Even if you don't like suits and wouldn't wear them ever, you can still appreciate the skill and effort that goes into making them, and perhaps expand your understanding of fashion. However, the culture that surrounds classic menswear can be too focused on craftsmanship, which is also only one facet of fashion :/

Another thing to consider is that "looking good" is not some sort of static ideal everyone shares, but a fairly arbitrary product of culture. Men have worn high heels. Men have worn skin-tight tights to emphasise their manly calves. Women have worn giant bejewelled shoulder pads. Women have worn skirt frames to create the illusion of large bottoms. What looks good is always changing, never constant. Yohji Yamamoto, a Japanese man born during WWII, is going to have a very different idea of what "looks good" to Hedi Slimane, a French man who grew up with rock and punk, and they are both going to have a different idea of what "looks good" to you.

If you want a better understanding of unusual design, you first have to expand your idea of what "looks good" and squash your natural desire to dismiss things you don't understand. Read about contexts, histories of clothes, histories of brands, backgrounds of designers, environment, foreign culture, etc. It is useful to look at wikipedia, the vogue encyclopaedia, style.com and forums like ct, styleforum and stylezeitgeist.

Appreciation of fashion and design is not necessarily related to whether or not you would wear it. I admire how Ann Demeulemeester skilfully constructs dark romantic moods, but I am not interested in wearing her clothes because I want to look relaxed and cozy. The Cutting Class is a good blog that highlights how designers use techniques to create visual effects.

If you're actually more interested in the looking good/dressing yourself part of fashion, then r/malefashionadvice's sidebar and the subreddit as a whole is an good place to start.

there was a great overview of Raf Simons' work on Hapsical's blog that would be really nice to show people but it's gone now :(((

Edit: o: thank you germinal
http://care-tags.org/viewtopic.php?f=2&t=61&p=38012#p38012 <--- Raf Simons overview by Hapsical
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Re: absolutely no interest in fashion

Postby Syeknom » Tue Nov 11, 2014 12:27 pm

Clothes can be fun
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Re: absolutely no interest in fashion

Postby une_impasse » Tue Nov 11, 2014 3:28 pm


But seriously, not caring about fashion is still caring about fashion, you can't completely remove yourself from it without commenting on it. You do put effort in how you dress and how others perceive you even by not caring, it's a very weird paradox but everything you wear or choose not to wear says something about you to other people, and being able to control that or use it to your advantage is quite fun.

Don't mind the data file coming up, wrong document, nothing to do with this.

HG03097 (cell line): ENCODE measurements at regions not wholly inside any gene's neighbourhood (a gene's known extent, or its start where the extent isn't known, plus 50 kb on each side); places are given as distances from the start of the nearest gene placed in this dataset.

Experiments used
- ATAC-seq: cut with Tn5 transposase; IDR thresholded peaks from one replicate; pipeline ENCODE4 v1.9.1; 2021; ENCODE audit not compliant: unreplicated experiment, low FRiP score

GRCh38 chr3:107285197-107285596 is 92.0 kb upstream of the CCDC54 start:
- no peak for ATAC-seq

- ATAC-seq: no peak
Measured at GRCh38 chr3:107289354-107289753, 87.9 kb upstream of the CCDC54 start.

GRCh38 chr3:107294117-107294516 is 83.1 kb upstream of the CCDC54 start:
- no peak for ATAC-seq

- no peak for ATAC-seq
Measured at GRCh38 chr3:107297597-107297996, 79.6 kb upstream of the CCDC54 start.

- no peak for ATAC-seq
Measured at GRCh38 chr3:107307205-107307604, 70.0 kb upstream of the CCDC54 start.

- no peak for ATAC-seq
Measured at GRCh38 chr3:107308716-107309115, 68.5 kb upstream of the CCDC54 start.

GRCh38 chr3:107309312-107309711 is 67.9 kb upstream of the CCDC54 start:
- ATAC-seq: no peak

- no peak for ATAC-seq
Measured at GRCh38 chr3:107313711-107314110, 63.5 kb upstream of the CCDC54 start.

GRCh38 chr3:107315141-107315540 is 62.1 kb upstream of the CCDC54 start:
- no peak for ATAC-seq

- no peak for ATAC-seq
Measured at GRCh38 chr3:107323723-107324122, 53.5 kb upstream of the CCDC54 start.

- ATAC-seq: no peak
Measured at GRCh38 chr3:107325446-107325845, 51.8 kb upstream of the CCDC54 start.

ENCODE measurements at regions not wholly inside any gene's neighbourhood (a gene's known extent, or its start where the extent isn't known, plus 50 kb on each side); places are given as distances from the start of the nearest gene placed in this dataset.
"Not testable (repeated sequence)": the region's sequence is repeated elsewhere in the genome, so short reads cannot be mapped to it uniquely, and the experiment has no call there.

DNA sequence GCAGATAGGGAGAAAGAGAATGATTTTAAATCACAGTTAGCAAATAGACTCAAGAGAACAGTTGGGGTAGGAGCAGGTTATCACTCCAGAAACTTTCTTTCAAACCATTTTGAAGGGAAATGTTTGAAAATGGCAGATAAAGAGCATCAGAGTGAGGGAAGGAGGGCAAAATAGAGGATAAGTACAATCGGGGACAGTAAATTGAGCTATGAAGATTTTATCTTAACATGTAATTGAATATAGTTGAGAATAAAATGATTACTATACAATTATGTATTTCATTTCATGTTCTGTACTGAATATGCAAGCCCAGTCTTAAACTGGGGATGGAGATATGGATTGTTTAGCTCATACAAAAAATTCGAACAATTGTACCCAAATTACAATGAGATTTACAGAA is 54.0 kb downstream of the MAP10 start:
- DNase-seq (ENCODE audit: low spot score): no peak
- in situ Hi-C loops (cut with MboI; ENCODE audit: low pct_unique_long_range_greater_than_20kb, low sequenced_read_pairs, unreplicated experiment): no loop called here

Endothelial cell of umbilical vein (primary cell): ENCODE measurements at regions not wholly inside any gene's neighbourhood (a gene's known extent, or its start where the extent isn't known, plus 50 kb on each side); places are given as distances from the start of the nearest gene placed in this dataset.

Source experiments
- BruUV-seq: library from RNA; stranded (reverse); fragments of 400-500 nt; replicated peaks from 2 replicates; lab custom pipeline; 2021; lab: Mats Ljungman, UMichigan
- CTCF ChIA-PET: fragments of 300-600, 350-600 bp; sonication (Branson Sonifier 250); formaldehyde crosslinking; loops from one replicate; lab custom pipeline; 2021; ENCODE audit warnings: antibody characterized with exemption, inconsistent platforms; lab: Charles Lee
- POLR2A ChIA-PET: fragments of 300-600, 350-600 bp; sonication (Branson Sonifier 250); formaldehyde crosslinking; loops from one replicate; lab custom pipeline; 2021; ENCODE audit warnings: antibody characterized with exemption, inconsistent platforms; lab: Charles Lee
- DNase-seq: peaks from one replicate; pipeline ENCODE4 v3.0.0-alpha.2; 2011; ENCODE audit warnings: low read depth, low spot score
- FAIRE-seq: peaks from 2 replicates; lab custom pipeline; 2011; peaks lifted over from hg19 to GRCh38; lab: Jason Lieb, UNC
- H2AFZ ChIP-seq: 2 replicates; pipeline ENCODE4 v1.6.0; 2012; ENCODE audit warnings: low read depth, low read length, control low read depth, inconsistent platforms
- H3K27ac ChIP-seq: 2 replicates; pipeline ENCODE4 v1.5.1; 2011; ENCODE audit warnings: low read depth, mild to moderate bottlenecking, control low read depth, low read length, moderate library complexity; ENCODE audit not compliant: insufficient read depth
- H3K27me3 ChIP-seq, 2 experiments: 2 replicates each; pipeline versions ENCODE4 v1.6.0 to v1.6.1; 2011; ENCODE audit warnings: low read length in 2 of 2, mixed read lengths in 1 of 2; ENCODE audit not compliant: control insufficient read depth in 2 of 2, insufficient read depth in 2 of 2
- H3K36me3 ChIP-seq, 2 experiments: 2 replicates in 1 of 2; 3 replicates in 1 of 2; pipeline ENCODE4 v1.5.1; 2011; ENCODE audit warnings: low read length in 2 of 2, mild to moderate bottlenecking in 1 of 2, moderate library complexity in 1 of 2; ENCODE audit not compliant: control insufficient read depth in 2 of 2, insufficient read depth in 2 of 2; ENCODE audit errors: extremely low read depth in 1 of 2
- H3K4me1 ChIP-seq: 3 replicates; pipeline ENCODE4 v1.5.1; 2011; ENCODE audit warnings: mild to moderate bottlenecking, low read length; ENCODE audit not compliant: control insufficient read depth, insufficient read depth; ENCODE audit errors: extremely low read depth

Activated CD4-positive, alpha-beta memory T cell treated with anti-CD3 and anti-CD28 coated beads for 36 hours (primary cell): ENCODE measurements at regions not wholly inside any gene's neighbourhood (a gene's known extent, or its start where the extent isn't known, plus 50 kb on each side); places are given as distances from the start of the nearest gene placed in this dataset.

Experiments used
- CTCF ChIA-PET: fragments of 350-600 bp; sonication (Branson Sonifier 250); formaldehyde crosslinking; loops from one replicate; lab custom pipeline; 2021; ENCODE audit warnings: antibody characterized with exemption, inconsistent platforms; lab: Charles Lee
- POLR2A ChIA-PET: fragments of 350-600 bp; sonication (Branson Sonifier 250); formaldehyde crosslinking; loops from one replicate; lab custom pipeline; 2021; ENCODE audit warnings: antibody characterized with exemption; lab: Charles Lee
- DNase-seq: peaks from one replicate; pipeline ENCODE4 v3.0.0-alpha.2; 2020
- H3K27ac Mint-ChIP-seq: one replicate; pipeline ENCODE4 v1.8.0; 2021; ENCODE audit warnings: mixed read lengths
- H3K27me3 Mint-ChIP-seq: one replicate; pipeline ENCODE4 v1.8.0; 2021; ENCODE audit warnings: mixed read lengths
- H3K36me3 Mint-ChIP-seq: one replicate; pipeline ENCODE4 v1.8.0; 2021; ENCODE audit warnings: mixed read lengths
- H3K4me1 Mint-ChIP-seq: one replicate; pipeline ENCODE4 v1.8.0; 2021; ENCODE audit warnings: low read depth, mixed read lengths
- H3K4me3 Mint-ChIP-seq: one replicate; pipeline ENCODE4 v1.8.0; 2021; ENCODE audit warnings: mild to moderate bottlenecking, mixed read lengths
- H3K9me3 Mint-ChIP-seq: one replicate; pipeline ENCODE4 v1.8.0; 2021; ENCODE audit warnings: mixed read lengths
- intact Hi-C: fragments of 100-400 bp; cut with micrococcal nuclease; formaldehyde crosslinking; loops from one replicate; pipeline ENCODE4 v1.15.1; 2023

For me, self-esteem took a long time to develop, and once I felt good about myself, it became much easier and more fun to put effort into looking good, and in turn being proud and excited about what I'm wearing helps me feel good about myself.
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Re: absolutely no interest in fashion

Postby Morlin » Tue Nov 11, 2014 4:12 pm

these bots are getting really judgemental
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I think that it is not. Cowichan, etc., If you prefer a thick knit, how about you? It is cool there is atmosphere!
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Re: absolutely no interest in fashion

Postby nick » Tue Nov 11, 2014 4:14 pm

because of those days where you look at yourself in every reflective surface with your model face and say: "Damn look at that handsome fella"
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Re: absolutely no interest in fashion

Postby vgtbls » Tue Nov 11, 2014 5:42 pm

I got into fashion because one time I was super high and accidentally clicked on /fa/
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Re: absolutely no interest in fashion

Postby yoyobeat » Tue Nov 11, 2014 8:58 pm

To add to the pretty cool responses of schiaparelli and natural log above, I want to highlight one of the most incredible things about fashion: it is dynamic. Your perspective on it may radically shift over time because of how many different (but valid) viewpoints there are. I know mine has.

Fashion encourages almost schizophrenic identities, which, while bad for the wallet and maybe the inner peace of the soul, has the benefit of opening you up to different ways of viewing things. I feel like once I wear different types of clothes I inhabit subtly different worlds - the clothes really do affect how I see the world around me as well as myself. I also think that trying out new ways of dressing doesn't betray any kind of roots. There's a reason why a lot of the #menswear people of the last decade grew up as sneakerheads. Similar overlying culture, different surface content. I studied English and it might be that part of me that appreciates that fashion has no right answer. Or you could say there are many right answers.

Clothes engage the senses. Art is food mostly for the eyes. But fabrics, and the clothes that people use them to make, are the rare objects that are DESIGNED to give you a complex experience of touch. Beyond what fabric feels like to your fingers, or a soft cashmere scarf around your neck, the weight (or lightness) of fabrics on your body is an amazing feeling. Sometimes to the point of being an almost erotic experience. :razz: